Continuous residence of 5 years

A key factor in qualifying for PR, is the continuous residence for at least 5 years in the UK as a qualified person (as defined above). Importantly, the 5 year period does not have to be the last 5 year period. Any 5 year period as a qualified person automatically qualifies you as having obtained permanent residence status in the UK, and so your current status may not have bearing to the application if you can show that you have retrospectively exercised treaty rights for 5 years.

The good thing about this rule is that whether you have applied for it or not, if you, as an EEA national have stayed in the UK for 5 years as a qualified person you automatically obtained permanent residence in the UK, regardless of whether you have applied for the card or any document to confirm it nor not. Let's give an example to put this into perspective; if your parents are both British born in London and you, like your parent was also born in London, you do not need to apply to a British passport to be British. You are automatically British in law. But if you want to go on holiday, you need a passport and you need to show that you are British at the airport, so you can come back into the country. You will then need to apply for a British passport. This is the same with permanent residence. You may not have physical evidence that you are a permanent residence card holder, but in the eyes of law, where your true immigration status is the primary focus, you hold Permanent Residence. For the sake of travel, employer and alike, Permanent Residence is a must.

Permanent Residence Immigration Lawyers London

Our European law experts boast of over 30 years of experience in immigration law; we are able to advice you on all matters of the European law including permanent residence applications.

After Brexit, we have now dedicate a full team of lawyers to help with permanent residence applications. What we do is simple, we access if you qualify for a permanent residence card or not, then we prepare a list of document we believe you would need to support your application, and we basically take it up from you from there. Give us a call today for a free assessment on 020 3439 9270 or drop us an email on; and one of our immigration lawyers will contact you as soon they become available.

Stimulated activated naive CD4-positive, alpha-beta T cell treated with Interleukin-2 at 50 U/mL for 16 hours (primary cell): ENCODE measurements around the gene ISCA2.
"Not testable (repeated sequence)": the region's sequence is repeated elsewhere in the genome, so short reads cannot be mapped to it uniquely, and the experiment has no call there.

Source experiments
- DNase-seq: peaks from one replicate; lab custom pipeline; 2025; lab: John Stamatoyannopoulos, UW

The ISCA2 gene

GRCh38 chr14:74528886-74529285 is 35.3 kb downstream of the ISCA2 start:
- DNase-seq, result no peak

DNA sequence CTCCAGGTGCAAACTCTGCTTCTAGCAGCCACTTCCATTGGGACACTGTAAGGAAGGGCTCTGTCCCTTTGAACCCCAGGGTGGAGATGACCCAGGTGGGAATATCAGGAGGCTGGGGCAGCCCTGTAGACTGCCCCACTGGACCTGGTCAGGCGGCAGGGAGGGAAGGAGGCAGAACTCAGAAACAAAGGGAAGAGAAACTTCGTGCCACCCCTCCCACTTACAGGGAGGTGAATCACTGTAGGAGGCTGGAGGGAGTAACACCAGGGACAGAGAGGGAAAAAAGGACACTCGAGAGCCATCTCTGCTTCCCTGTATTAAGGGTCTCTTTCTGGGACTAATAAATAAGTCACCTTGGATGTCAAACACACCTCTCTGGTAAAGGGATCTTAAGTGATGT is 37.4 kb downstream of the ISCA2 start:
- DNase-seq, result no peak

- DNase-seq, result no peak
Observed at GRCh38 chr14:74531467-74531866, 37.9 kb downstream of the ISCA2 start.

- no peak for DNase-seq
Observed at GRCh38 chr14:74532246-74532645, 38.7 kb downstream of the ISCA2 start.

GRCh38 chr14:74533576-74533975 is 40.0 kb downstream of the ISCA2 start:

Immigration related enquiries

Enquiry has been dealt with in private by one of our specialist advisers

Enquiry has been dealt with in private by one of our specialist advisers

This enquiry has been responded to in private by one of our immigration solicitors

The first question i would like to ask is what nationality are you and what is your current immigration status in the UK? You may either be a British national, a settled person or a visa national. The applications you can make for your parent would depend on your current immigration status.

You mentioned that you have lived in the UK for more than 10 years, this suggests that you may qualify for permanent residence if you are a visa national.

This enquiry has been fully dealt with by one of our PR specialists.

As we are regulated advisers it is not in our or even your best interest if we simply do the form filling for you. It is better for both of us if we have to go through your documents. We normally send our clients a list of documents they need to show to evidence thier case as part of thier application. If this is something you are happy with, we are more than happy to go through the process. However if this is not the case, we may not be able to simply fill forms for you.

From your enquiry, it appears that you are looking at applying for a UK Permanent residence card. As an EU national, you do not qualify for anything because you have lived in the UK for 3 years. You have to have lived in the UK for over 5 years; in that period you must also have either been working, self employed, self sufficient or studying.
Unfortunately, you do not qualify for permanent residence at this stage.